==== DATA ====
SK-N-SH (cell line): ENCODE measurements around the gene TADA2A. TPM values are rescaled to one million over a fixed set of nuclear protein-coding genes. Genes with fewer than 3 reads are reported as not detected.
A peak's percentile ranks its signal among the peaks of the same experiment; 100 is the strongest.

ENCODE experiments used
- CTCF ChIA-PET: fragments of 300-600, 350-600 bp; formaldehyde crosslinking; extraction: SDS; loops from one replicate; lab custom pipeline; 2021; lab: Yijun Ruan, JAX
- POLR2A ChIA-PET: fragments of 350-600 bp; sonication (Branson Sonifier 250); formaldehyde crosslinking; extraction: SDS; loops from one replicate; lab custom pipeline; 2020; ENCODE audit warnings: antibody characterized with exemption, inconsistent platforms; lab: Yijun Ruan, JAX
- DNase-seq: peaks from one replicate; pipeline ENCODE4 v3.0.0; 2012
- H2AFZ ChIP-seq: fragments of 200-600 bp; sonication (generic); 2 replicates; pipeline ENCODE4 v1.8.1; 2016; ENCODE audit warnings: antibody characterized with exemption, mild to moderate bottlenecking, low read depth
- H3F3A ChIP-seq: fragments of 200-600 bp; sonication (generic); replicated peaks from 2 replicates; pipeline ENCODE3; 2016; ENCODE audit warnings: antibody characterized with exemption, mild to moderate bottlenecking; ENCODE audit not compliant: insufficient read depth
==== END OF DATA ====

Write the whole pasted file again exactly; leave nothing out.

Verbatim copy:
SK-N-SH (cell line): ENCODE measurements around the gene TADA2A. TPM values are rescaled to one million over a fixed set of nuclear protein-coding genes. Genes with fewer than 3 reads are reported as not detected.
A peak's percentile ranks its signal among the peaks of the same experiment; 100 is the strongest.

ENCODE experiments used
- CTCF ChIA-PET: fragments of 300-600, 350-600 bp; formaldehyde crosslinking; extraction: SDS; loops from one replicate; lab custom pipeline; 2021; lab: Yijun Ruan, JAX
- POLR2A ChIA-PET: fragments of 350-600 bp; sonication (Branson Sonifier 250); formaldehyde crosslinking; extraction: SDS; loops from one replicate; lab custom pipeline; 2020; ENCODE audit warnings: antibody characterized with exemption, inconsistent platforms; lab: Yijun Ruan, JAX
- DNase-seq: peaks from one replicate; pipeline ENCODE4 v3.0.0; 2012
- H2AFZ ChIP-seq: fragments of 200-600 bp; sonication (generic); 2 replicates; pipeline ENCODE4 v1.8.1; 2016; ENCODE audit warnings: antibody characterized with exemption, mild to moderate bottlenecking, low read depth
- H3F3A ChIP-seq: fragments of 200-600 bp; sonication (generic); replicated peaks from 2 replicates; pipeline ENCODE3; 2016; ENCODE audit warnings: antibody characterized with exemption, mild to moderate bottlenecking; ENCODE audit not compliant: insufficient read depth